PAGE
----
These materials will help to make it possible for the number of people working on this topic to expand significantly, proportionate to the number of animal advocates concerned about it. In this way, we aim to leverage our investment in this area of work. In addition, these materials will help to raise awareness among other people about the importance of the situation of wild animals.
One of the main goals of Animal Ethics has been to expand concern about animals, especially wild ones, worldwide, to the extent that we are able to, working in many different languages and carrying out activities in different countries. In 2020, we will continue to give talks and do other activities in countries where we have been active, especially the USA and Europe, where we’ll try to organize activities in new places. In addition to this, we plan to expand more internationally. We will do this in four ways: working in India, publishing the results of a study about how to carry out animal advocacy work in China, further developing our work in Brazil and other countries in Latin America, and increasing our international work online
With a population over 1.4 billion people, India is the country with the second largest population, and it is expected to have the largest population in several years. Its population is still mostly young, with the average age under 30. In addition, it is currently moving towards becoming the world’s fifth largest economy.
Moreover, India has significant potential in terms of the growth of animal advocacy, because of its long tradition of respect for nonhuman animals in certain regions, ingrained in many of its cultural traits.
In 2017 and 2018, we carried out tours of talks in several countries, reaching mainly university students, including the USA, Mexico, Brazil, and Spain, giving in total close to 50 talks. In 2020, we will also start our work in India with a series of talks at universities, with a focus on speciesism and wild animal suffering. We will also distribute educational materials about these issues at Indian universities, and will make some of our educational texts available in Hindi. In addition, we’ll network and collaborate with other local Indian animal organizations.
China is an extremely important country for animal advocacy for several reasons, including its huge population (the world’s largest at the moment), its being the world’s second largest economy, and the future influence China will likely have on the rest of the world.
Back in 2018, we were optimistic concerning our chances of working in China. At that point, we had already launched the version of our website in Chinese and had our educational materials ready. But, instead of trying to start to work there immediately, we decided to first research how to best do so.
We have learned since then that the special circumstances existing in China make it much more difficult than it may seem to be successful in working there. This is not only because of the cultural conventions, but also, especially, because of the very serious governmental conditions and restrictions on doing so. Making a mistake in this regard can mean not just that an organization may be banned from working in China, but also that it can jeopardize the work of other organizations and activists. Due to this, we have paused projects there until we know we can do so appropriately. In 2020, we will publish the results of the research we have done about this, which includes interviews with experts and a literature review.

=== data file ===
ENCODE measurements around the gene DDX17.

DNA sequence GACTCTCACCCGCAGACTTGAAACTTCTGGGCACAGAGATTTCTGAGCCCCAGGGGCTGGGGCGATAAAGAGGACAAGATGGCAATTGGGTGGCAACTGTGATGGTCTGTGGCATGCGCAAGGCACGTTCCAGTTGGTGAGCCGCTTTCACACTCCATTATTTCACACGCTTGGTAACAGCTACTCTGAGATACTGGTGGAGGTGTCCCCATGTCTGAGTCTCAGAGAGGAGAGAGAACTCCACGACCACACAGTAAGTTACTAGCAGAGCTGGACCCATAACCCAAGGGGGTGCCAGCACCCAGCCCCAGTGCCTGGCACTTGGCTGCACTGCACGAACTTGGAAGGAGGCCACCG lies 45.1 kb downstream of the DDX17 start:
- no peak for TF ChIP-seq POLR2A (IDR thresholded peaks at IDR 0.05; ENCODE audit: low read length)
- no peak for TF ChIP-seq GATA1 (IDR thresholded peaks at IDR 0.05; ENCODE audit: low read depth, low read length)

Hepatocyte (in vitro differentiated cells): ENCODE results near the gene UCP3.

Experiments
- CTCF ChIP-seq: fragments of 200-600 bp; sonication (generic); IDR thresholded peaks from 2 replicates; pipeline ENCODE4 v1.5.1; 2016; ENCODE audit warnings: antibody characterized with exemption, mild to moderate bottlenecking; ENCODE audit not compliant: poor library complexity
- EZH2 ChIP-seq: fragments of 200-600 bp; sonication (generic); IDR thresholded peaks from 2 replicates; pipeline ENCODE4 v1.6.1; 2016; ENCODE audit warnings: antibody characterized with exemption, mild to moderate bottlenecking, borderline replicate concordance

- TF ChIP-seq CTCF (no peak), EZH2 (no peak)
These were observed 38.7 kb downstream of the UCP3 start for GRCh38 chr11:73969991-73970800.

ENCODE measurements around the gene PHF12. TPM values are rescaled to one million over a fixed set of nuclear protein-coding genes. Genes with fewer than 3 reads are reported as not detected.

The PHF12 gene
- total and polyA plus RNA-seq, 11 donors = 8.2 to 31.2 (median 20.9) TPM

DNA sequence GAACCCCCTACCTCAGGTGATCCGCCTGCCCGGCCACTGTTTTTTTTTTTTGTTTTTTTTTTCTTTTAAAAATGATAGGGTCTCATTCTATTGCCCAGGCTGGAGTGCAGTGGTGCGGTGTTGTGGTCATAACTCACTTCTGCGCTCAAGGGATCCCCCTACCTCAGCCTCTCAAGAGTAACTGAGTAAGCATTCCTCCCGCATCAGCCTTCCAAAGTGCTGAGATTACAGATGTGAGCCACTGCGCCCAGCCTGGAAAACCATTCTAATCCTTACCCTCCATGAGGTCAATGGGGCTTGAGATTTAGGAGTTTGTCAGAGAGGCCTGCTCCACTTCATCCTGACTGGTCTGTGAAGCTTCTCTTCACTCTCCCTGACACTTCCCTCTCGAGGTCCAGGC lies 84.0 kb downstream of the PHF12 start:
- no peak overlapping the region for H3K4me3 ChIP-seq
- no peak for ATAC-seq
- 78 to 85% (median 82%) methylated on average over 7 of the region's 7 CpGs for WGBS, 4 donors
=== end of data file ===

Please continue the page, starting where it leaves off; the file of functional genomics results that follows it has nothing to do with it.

We plan to publish a large amount of material in Portuguese (including the wild animal advocacy capacity building course and book). We will also increase our academic activities in universities in Brazil. In previous years, we have taught officially recognized seminars and a short course at the Federal University of Espirito Santo and the Federal University of Santa Catarina. We plan to continue and to expand these initiatives.
In addition, our representatives will carry out seminars and talks outside Brazil in Latin America. We have done so in previous years in different countries. In 2020, we plan to do it in Argentina and Uruguay.
Our website is available in eight languages: English, Spanish, German, Portuguese, Chinese, French, Polish, and Italian. We will continue our translation efforts because we currently see a lack of attention to making this kind of information available in different languages. We are not aware of other animal organizations that have extensive content available in all these languages. However, most people, including of course animal advocates, don’t speak English.
In 2020, we expect to publish much more material in new languages, especially in Russian and Hindi. This work is in most cases done by volunteers, which means that progress is dependent mostly on the availability of pro bono translators and editors. Due to this, the publication of a new translation of our website is usually a long term project.
Despite our focus on wild animal suffering, we are a general animal organization, and do work in other areas of concern. This year we plan to carry out the following work complementing what is mentioned above.
We plan to update and expand our website sections about sentience and about ethics and animals, some of which are among the most visited pages on our website. We have seen that while there are some other sources of information about these issues, they tend to be either imprecise or not very in depth, or else too advanced for people who just want an introduction to the issues. Our materials are intended to cover the space in between, by providing clear and substantial introductions to these issues. We will translate the updated texts to other languages in addition to English.
We will also create audio versions of them. Plus, the part about animals and ethics will be complemented with the online video course about wild animal suffering, which includes a whole module related this topic.
Even though our focus in 2020 will be to work on the topics mentioned above, we will also occasionally publish work on other topics related to speciesism. Right now we have about 1,300 publications in total in our website (including all languages). In 2020, we plan to reach 1,400 publications.
In social media, we will continue our policy of combining our intention to reach a broad audience with our valuing the quality of our publications over the quantity of them, and of sending traffic to our website. We will make an effort to use social media to spread our capacity building materials about wild animal suffering. Also, a portion of our publications in English will be targeting our followers in India.
Finally, we will continue to help local and grassroots animal advocates to carry out their work by providing them with educational materials they can use freely in their own work. These materials are available in seven different languages. We can provide them easily and at a small cost of resources, saving these activists a lot of effort that would otherwise reduce their capacity to work. In this way, we increase the aggregate cost-effectiveness of the animal advocacy community as a whole, and we also spread and encourage the inclusion of concern for wild animal suffering and a critique of speciesism.